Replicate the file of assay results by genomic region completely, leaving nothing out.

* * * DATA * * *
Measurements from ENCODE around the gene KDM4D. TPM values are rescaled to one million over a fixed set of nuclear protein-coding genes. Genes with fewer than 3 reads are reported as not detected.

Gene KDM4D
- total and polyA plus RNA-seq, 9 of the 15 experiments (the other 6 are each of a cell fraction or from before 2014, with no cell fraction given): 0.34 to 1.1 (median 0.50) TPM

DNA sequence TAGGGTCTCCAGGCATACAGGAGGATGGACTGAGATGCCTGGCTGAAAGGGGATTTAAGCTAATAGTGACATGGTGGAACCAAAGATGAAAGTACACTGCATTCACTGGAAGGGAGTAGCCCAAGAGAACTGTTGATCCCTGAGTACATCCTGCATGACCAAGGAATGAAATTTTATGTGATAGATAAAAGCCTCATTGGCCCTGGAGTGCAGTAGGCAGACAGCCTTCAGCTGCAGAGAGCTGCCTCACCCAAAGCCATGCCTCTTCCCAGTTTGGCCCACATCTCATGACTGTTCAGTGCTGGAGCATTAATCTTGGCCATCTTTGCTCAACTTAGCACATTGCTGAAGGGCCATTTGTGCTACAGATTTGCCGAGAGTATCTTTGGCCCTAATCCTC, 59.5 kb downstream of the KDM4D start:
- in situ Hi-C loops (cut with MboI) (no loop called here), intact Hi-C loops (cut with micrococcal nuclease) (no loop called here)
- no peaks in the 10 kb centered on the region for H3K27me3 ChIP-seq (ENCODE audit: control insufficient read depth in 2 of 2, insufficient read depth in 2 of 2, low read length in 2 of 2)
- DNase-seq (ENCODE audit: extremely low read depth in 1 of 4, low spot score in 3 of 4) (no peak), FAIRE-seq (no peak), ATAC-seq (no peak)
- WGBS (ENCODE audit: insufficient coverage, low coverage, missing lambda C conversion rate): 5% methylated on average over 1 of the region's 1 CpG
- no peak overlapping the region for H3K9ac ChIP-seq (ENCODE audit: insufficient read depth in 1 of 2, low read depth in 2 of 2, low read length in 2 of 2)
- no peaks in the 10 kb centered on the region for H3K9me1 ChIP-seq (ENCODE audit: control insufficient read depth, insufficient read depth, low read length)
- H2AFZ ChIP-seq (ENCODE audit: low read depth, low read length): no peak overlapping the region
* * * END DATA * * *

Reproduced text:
Measurements from ENCODE around the gene KDM4D. TPM values are rescaled to one million over a fixed set of nuclear protein-coding genes. Genes with fewer than 3 reads are reported as not detected.

Gene KDM4D
- total and polyA plus RNA-seq, 9 of the 15 experiments (the other 6 are each of a cell fraction or from before 2014, with no cell fraction given): 0.34 to 1.1 (median 0.50) TPM

DNA sequence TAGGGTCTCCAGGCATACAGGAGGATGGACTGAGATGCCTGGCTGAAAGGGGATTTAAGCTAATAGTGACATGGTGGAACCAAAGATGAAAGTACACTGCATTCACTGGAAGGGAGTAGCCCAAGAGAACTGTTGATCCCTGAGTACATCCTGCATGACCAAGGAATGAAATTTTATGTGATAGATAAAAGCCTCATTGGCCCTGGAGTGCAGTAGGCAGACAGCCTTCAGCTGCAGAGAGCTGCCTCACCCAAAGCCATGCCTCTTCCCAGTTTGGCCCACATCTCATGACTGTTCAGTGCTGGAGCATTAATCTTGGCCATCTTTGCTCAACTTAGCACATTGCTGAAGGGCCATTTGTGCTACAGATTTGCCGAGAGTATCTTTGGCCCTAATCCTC, 59.5 kb downstream of the KDM4D start:
- in situ Hi-C loops (cut with MboI) (no loop called here), intact Hi-C loops (cut with micrococcal nuclease) (no loop called here)
- no peaks in the 10 kb centered on the region for H3K27me3 ChIP-seq (ENCODE audit: control insufficient read depth in 2 of 2, insufficient read depth in 2 of 2, low read length in 2 of 2)
- DNase-seq (ENCODE audit: extremely low read depth in 1 of 4, low spot score in 3 of 4) (no peak), FAIRE-seq (no peak), ATAC-seq (no peak)
- WGBS (ENCODE audit: insufficient coverage, low coverage, missing lambda C conversion rate): 5% methylated on average over 1 of the region's 1 CpG
- no peak overlapping the region for H3K9ac ChIP-seq (ENCODE audit: insufficient read depth in 1 of 2, low read depth in 2 of 2, low read length in 2 of 2)
- no peaks in the 10 kb centered on the region for H3K9me1 ChIP-seq (ENCODE audit: control insufficient read depth, insufficient read depth, low read length)
- H2AFZ ChIP-seq (ENCODE audit: low read depth, low read length): no peak overlapping the region